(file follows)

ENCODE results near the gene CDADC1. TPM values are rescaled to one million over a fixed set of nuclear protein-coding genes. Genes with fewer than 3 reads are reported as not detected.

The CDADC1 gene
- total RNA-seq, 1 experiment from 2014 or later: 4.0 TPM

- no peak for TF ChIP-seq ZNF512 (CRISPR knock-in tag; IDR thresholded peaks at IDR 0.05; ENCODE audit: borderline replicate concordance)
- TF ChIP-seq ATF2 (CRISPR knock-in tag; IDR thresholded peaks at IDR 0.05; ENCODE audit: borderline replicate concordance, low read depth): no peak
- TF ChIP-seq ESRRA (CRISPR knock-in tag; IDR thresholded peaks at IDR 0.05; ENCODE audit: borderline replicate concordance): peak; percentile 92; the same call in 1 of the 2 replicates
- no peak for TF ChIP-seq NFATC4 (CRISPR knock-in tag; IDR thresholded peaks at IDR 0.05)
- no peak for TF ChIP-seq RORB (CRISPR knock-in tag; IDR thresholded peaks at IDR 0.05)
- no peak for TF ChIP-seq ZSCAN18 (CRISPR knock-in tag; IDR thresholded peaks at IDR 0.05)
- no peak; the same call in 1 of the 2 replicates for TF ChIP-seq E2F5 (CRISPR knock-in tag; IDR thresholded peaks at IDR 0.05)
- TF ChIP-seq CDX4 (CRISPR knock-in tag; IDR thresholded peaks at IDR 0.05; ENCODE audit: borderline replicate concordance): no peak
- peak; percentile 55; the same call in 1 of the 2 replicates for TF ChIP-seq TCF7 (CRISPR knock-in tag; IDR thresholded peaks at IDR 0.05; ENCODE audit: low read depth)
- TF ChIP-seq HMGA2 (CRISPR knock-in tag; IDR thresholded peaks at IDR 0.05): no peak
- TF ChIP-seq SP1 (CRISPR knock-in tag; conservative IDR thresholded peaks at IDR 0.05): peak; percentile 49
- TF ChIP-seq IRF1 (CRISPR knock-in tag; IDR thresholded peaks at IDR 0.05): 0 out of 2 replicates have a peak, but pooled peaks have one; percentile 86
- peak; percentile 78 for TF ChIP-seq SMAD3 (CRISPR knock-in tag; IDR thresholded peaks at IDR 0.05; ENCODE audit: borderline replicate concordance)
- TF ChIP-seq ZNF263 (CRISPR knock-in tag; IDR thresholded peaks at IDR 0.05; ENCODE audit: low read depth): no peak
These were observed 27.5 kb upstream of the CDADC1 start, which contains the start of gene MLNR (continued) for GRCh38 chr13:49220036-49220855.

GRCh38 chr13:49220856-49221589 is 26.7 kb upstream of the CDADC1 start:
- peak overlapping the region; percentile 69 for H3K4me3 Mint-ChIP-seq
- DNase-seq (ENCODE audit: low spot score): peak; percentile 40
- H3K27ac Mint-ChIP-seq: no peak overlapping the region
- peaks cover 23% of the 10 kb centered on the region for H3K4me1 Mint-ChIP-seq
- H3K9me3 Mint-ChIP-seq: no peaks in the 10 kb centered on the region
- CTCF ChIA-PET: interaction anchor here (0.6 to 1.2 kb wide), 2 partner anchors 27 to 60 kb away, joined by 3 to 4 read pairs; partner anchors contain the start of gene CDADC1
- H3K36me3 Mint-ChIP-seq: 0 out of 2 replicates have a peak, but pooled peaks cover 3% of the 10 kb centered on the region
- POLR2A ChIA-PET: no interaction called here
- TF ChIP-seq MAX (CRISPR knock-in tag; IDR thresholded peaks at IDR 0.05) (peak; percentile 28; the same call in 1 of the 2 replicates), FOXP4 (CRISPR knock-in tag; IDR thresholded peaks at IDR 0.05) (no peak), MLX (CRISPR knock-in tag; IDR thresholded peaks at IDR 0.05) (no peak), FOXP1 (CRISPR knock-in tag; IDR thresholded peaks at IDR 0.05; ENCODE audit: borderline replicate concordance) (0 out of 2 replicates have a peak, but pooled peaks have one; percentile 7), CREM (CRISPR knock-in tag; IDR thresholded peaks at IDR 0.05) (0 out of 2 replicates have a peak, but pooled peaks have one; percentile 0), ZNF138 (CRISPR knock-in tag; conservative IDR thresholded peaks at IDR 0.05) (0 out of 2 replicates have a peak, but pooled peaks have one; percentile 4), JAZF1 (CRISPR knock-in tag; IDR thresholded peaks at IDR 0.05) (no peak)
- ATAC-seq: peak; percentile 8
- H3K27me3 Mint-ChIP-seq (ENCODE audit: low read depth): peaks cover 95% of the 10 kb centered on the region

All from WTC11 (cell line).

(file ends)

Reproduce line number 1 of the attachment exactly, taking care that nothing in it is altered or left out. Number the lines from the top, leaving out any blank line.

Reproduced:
ENCODE results near the gene CDADC1. TPM values are rescaled to one million over a fixed set of nuclear protein-coding genes. Genes with fewer than 3 reads are reported as not detected.